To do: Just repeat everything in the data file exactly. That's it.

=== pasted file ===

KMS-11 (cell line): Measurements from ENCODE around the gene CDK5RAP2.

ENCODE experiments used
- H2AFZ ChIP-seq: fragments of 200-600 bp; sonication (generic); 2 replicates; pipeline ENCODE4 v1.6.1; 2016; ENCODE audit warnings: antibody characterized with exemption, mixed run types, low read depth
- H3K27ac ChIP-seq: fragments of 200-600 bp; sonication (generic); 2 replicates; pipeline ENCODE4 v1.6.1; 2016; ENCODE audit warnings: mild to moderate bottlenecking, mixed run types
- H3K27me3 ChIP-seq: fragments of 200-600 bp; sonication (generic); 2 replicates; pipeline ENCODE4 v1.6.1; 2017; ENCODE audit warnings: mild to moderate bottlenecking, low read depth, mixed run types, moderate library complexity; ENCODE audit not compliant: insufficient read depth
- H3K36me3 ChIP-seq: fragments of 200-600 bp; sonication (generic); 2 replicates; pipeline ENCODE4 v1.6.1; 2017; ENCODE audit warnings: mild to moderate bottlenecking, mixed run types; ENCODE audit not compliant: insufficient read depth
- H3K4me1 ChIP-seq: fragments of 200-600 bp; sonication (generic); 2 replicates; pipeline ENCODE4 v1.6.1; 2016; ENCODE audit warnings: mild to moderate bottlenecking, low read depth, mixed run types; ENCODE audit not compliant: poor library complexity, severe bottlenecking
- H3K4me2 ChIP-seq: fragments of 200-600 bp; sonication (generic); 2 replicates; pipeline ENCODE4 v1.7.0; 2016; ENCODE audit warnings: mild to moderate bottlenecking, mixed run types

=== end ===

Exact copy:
KMS-11 (cell line): Measurements from ENCODE around the gene CDK5RAP2.

ENCODE experiments used
- H2AFZ ChIP-seq: fragments of 200-600 bp; sonication (generic); 2 replicates; pipeline ENCODE4 v1.6.1; 2016; ENCODE audit warnings: antibody characterized with exemption, mixed run types, low read depth
- H3K27ac ChIP-seq: fragments of 200-600 bp; sonication (generic); 2 replicates; pipeline ENCODE4 v1.6.1; 2016; ENCODE audit warnings: mild to moderate bottlenecking, mixed run types
- H3K27me3 ChIP-seq: fragments of 200-600 bp; sonication (generic); 2 replicates; pipeline ENCODE4 v1.6.1; 2017; ENCODE audit warnings: mild to moderate bottlenecking, low read depth, mixed run types, moderate library complexity; ENCODE audit not compliant: insufficient read depth
- H3K36me3 ChIP-seq: fragments of 200-600 bp; sonication (generic); 2 replicates; pipeline ENCODE4 v1.6.1; 2017; ENCODE audit warnings: mild to moderate bottlenecking, mixed run types; ENCODE audit not compliant: insufficient read depth
- H3K4me1 ChIP-seq: fragments of 200-600 bp; sonication (generic); 2 replicates; pipeline ENCODE4 v1.6.1; 2016; ENCODE audit warnings: mild to moderate bottlenecking, low read depth, mixed run types; ENCODE audit not compliant: poor library complexity, severe bottlenecking
- H3K4me2 ChIP-seq: fragments of 200-600 bp; sonication (generic); 2 replicates; pipeline ENCODE4 v1.7.0; 2016; ENCODE audit warnings: mild to moderate bottlenecking, mixed run types